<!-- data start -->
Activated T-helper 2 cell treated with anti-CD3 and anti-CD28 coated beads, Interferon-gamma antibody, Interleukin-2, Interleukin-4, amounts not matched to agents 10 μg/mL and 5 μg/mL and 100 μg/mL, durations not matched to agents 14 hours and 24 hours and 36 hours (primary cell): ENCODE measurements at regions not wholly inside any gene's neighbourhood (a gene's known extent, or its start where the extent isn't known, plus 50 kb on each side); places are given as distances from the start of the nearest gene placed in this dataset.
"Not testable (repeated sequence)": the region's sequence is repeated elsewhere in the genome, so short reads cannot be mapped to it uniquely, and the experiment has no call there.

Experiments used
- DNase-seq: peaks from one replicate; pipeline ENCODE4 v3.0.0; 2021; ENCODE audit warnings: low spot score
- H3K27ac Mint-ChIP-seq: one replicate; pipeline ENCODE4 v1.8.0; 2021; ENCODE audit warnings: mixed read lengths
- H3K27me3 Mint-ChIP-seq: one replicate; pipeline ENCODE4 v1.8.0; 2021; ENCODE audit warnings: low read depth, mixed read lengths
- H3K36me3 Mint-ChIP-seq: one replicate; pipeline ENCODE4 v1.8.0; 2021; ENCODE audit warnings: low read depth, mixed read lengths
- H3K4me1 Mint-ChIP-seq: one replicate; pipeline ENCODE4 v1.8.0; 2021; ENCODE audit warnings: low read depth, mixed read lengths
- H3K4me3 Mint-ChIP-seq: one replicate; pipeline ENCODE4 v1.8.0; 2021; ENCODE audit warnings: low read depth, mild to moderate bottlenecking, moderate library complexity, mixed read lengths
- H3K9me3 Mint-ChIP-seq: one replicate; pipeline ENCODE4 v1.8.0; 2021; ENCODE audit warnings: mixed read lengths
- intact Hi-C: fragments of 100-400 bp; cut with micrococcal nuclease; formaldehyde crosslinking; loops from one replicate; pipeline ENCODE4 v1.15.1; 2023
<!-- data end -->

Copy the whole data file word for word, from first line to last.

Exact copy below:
Activated T-helper 2 cell treated with anti-CD3 and anti-CD28 coated beads, Interferon-gamma antibody, Interleukin-2, Interleukin-4, amounts not matched to agents 10 μg/mL and 5 μg/mL and 100 μg/mL, durations not matched to agents 14 hours and 24 hours and 36 hours (primary cell): ENCODE measurements at regions not wholly inside any gene's neighbourhood (a gene's known extent, or its start where the extent isn't known, plus 50 kb on each side); places are given as distances from the start of the nearest gene placed in this dataset.
"Not testable (repeated sequence)": the region's sequence is repeated elsewhere in the genome, so short reads cannot be mapped to it uniquely, and the experiment has no call there.

Experiments used
- DNase-seq: peaks from one replicate; pipeline ENCODE4 v3.0.0; 2021; ENCODE audit warnings: low spot score
- H3K27ac Mint-ChIP-seq: one replicate; pipeline ENCODE4 v1.8.0; 2021; ENCODE audit warnings: mixed read lengths
- H3K27me3 Mint-ChIP-seq: one replicate; pipeline ENCODE4 v1.8.0; 2021; ENCODE audit warnings: low read depth, mixed read lengths
- H3K36me3 Mint-ChIP-seq: one replicate; pipeline ENCODE4 v1.8.0; 2021; ENCODE audit warnings: low read depth, mixed read lengths
- H3K4me1 Mint-ChIP-seq: one replicate; pipeline ENCODE4 v1.8.0; 2021; ENCODE audit warnings: low read depth, mixed read lengths
- H3K4me3 Mint-ChIP-seq: one replicate; pipeline ENCODE4 v1.8.0; 2021; ENCODE audit warnings: low read depth, mild to moderate bottlenecking, moderate library complexity, mixed read lengths
- H3K9me3 Mint-ChIP-seq: one replicate; pipeline ENCODE4 v1.8.0; 2021; ENCODE audit warnings: mixed read lengths
- intact Hi-C: fragments of 100-400 bp; cut with micrococcal nuclease; formaldehyde crosslinking; loops from one replicate; pipeline ENCODE4 v1.15.1; 2023